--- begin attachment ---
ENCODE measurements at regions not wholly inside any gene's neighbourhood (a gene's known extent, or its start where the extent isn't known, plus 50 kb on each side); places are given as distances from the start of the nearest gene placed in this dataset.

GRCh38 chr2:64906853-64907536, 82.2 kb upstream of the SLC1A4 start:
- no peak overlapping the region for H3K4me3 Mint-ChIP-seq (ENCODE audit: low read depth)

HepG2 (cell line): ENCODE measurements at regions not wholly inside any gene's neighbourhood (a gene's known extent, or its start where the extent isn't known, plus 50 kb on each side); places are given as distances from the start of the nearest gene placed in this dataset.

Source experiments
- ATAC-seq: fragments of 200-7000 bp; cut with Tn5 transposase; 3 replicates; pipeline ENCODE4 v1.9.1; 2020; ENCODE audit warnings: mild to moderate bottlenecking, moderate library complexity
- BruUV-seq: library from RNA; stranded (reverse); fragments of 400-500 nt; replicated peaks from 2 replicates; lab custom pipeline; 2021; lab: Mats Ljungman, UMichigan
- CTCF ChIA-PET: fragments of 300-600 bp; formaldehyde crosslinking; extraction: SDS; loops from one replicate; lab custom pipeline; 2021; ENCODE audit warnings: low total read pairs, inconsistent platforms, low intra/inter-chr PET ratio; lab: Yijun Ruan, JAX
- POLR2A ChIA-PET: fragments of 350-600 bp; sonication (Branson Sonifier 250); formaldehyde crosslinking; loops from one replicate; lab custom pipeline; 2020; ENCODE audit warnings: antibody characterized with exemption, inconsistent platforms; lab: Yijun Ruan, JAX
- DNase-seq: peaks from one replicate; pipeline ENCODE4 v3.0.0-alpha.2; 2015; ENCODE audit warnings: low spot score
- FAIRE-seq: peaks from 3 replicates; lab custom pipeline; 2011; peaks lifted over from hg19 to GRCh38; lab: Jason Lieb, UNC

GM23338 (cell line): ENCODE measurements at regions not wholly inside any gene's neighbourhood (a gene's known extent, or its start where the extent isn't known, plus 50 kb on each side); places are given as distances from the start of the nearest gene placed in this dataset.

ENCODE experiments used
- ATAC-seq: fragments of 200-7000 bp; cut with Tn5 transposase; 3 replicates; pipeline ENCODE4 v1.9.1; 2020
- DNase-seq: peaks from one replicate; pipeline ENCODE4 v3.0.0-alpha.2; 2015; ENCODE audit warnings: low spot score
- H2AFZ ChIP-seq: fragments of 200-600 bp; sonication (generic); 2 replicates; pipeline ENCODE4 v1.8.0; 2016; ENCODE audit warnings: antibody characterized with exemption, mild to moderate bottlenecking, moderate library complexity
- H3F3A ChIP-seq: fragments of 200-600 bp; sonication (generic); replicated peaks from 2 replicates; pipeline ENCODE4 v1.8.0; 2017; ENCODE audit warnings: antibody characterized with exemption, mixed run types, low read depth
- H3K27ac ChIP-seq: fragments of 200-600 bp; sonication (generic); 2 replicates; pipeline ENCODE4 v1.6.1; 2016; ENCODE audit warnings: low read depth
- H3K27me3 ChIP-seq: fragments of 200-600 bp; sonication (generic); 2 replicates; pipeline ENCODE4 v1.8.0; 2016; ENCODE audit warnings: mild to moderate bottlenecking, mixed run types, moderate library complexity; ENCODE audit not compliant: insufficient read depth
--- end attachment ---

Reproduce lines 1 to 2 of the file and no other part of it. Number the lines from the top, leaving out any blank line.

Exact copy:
ENCODE measurements at regions not wholly inside any gene's neighbourhood (a gene's known extent, or its start where the extent isn't known, plus 50 kb on each side); places are given as distances from the start of the nearest gene placed in this dataset.

GRCh38 chr2:64906853-64907536, 82.2 kb upstream of the SLC1A4 start: